The origin of Mino ware is said to be the production of Sue ware in the Nara period (710-794). Sue ware is a hard blue-gray earthenware introduced from the Korean Peninsula in the middle of the Kofun period (early 5th century).
The golden age of Mino ware is during the Momoyama period (1573-1603). During this period, Mino ware styles such as Kiseto, Setoguro, Shino, and Oribe developed dramatically, and many excellent pieces were produced.
At this time in Japan, the focus of attention was on the more glamorous and expensive tea bowls from overseas, such as Chinese Karamono tea bowls and Korean Koryo tea bowls, while Japanese tea bowls remained in the shadows. This trend was changed by the great tea masters who left their mark on history, such as Sen no Rikyu and his disciple Oribe Furuta. The Mino kilns that produced Japanese tea bowls were revitalized. Merchants expanded their sales channels from Gifu Prefecture to Kyoto, Osaka, and as far away as Edo (now Tokyo).
In the Edo period (1603-1868), the focus of tea ceramics shifted to Kyo-yaki, and Mino began to produce more miscellaneous daily ceramics. Pottery such as underglaze blue, celadon, and white porcelain was produced.
During the Taisho period (1912-1926), technical development became even more active, and master potters created ceramics with high artistic value.
Furthermore, from the Meiji period (1868-1912) to the modern era, Mino ware spread throughout the country due to advances in technology that enabled mass production of pottery at inexpensive prices. Today, Mino ware has become a major supporter of tableware, as it boasts approximately 50% of the domestic market share for ceramics and porcelain.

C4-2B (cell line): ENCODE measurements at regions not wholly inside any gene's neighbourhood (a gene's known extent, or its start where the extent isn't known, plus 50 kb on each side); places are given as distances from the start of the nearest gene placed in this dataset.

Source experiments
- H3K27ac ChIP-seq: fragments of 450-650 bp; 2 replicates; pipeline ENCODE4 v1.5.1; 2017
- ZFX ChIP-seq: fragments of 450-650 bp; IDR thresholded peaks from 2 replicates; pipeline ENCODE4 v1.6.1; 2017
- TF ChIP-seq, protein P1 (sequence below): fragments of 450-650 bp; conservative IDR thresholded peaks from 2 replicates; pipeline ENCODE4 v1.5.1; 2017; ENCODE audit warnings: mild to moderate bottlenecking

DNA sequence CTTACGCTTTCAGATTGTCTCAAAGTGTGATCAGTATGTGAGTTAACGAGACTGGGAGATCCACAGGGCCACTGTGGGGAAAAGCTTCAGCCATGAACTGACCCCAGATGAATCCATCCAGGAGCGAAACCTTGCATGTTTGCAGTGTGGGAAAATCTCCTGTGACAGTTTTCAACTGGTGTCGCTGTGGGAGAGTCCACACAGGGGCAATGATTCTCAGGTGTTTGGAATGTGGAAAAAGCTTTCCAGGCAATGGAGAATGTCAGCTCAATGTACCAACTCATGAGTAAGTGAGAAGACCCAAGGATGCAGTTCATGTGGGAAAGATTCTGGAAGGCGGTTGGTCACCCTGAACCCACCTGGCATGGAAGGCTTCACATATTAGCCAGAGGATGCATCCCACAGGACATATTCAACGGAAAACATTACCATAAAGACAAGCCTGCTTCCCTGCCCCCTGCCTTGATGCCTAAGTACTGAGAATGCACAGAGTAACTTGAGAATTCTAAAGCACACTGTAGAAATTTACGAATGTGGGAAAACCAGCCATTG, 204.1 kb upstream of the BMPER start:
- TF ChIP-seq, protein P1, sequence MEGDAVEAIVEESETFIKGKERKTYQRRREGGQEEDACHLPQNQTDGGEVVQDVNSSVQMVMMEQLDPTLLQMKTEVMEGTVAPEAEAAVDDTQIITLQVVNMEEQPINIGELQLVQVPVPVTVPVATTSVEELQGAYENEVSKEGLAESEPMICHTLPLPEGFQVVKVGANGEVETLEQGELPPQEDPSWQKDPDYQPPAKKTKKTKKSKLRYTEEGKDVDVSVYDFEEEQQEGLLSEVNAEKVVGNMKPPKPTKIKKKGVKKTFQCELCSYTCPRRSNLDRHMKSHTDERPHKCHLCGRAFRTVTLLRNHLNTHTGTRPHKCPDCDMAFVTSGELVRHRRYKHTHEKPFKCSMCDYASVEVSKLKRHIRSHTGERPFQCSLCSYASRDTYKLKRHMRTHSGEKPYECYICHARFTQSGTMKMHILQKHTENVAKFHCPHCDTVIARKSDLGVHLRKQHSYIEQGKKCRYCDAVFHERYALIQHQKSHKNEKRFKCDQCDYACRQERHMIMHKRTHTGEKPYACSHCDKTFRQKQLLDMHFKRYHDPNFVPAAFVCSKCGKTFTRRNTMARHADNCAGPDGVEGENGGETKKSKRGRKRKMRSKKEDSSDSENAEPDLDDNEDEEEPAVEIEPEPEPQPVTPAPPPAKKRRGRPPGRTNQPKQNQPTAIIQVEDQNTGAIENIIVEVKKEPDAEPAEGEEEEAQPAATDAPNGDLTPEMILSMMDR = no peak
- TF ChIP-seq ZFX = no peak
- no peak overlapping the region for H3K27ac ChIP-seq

Toki Mino Ceramic Ware Festival
One of the three major pottery festivals in Japan held around Golden Week in May every year. With more than 300 stalls, it attracts more than 200,000 people. Many are more reasonably priced than usual, but the quality is first-rate. Visitors can look around and purchase a wide variety of pottery, ranging from a bargain market at corporate booths to an exhibition of handmade works by individual artists.
Famous Potters of Mino Ware
Shinko Kiln 伸光窯
Shinkogama is a ceramics manufacturer in Toki City, Gifu Prefecture, founded in 1887. All of the ceramics made based on the techniques inherited from the previous generation are of high quality. They produce attractive products that combine functionality and design for daily life.
Kaneko Kohyo Pottery カネコ小兵製陶所
It is known for its popular series “Rinka,” which has a unique matte texture and European antique-like atmosphere. They collaborate with world-renowned designer Sebastian Conran, and continue to take on the challenge of creating “pottery that makes dreams come true”.
292-1 Shimoishi-cho, Toki-shi, Gifu
Date: First Saturday of every month
Closed: January and August
Business hours: 10:00 am – 4:00 pm
This store is open only on the first Saturday of every month.
Other available shops (Japanese)
Sakuzan Kiln 作山窯
While respecting the traditions of Mino ware, they incorporate modern sensibilities to create something different. Their ceramics are simple, functional, and suitable for both Japanese and Western cuisine.
1363-4, Dachi-machi, Toki-shi, Gifu
Business hours: 10:00 am – 5:00 pm
Open: Saturdays, Sundays, and National Holidays
Check here for business days and other available shops.
Recommended Tourist Attractions
If you would like to enjoy shopping for Mino pottery, Oribe Hills is the place to go. Oribe Hills is lined with wholesale stores. You can visit many stores and see a wide selection of Mino ware even within a limited time. Note that many stores are closed on weekends and holidays.
3-1 Izumikitayama-cho, Toki-shi, Gifu
Hours vary by store
Mino Ware Shipping Overseas
Amazon.co.jp offers a lot of Mino ware. They also ship outside of Japan, and you can shop in English.